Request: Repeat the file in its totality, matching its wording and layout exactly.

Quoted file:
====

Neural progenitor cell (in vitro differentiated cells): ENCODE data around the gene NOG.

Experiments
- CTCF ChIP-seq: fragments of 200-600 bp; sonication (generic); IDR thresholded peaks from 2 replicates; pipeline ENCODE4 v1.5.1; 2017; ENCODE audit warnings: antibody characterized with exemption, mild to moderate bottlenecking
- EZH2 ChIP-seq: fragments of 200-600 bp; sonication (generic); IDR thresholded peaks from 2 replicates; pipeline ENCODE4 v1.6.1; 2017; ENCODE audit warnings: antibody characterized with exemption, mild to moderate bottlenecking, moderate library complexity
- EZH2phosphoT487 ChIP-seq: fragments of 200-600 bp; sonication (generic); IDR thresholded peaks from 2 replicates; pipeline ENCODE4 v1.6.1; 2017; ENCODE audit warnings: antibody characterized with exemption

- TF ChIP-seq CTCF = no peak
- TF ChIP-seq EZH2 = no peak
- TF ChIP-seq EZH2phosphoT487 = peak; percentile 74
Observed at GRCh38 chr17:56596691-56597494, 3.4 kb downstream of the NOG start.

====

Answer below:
Neural progenitor cell (in vitro differentiated cells): ENCODE data around the gene NOG.

Experiments
- CTCF ChIP-seq: fragments of 200-600 bp; sonication (generic); IDR thresholded peaks from 2 replicates; pipeline ENCODE4 v1.5.1; 2017; ENCODE audit warnings: antibody characterized with exemption, mild to moderate bottlenecking
- EZH2 ChIP-seq: fragments of 200-600 bp; sonication (generic); IDR thresholded peaks from 2 replicates; pipeline ENCODE4 v1.6.1; 2017; ENCODE audit warnings: antibody characterized with exemption, mild to moderate bottlenecking, moderate library complexity
- EZH2phosphoT487 ChIP-seq: fragments of 200-600 bp; sonication (generic); IDR thresholded peaks from 2 replicates; pipeline ENCODE4 v1.6.1; 2017; ENCODE audit warnings: antibody characterized with exemption

- TF ChIP-seq CTCF = no peak
- TF ChIP-seq EZH2 = no peak
- TF ChIP-seq EZH2phosphoT487 = peak; percentile 74
Observed at GRCh38 chr17:56596691-56597494, 3.4 kb downstream of the NOG start.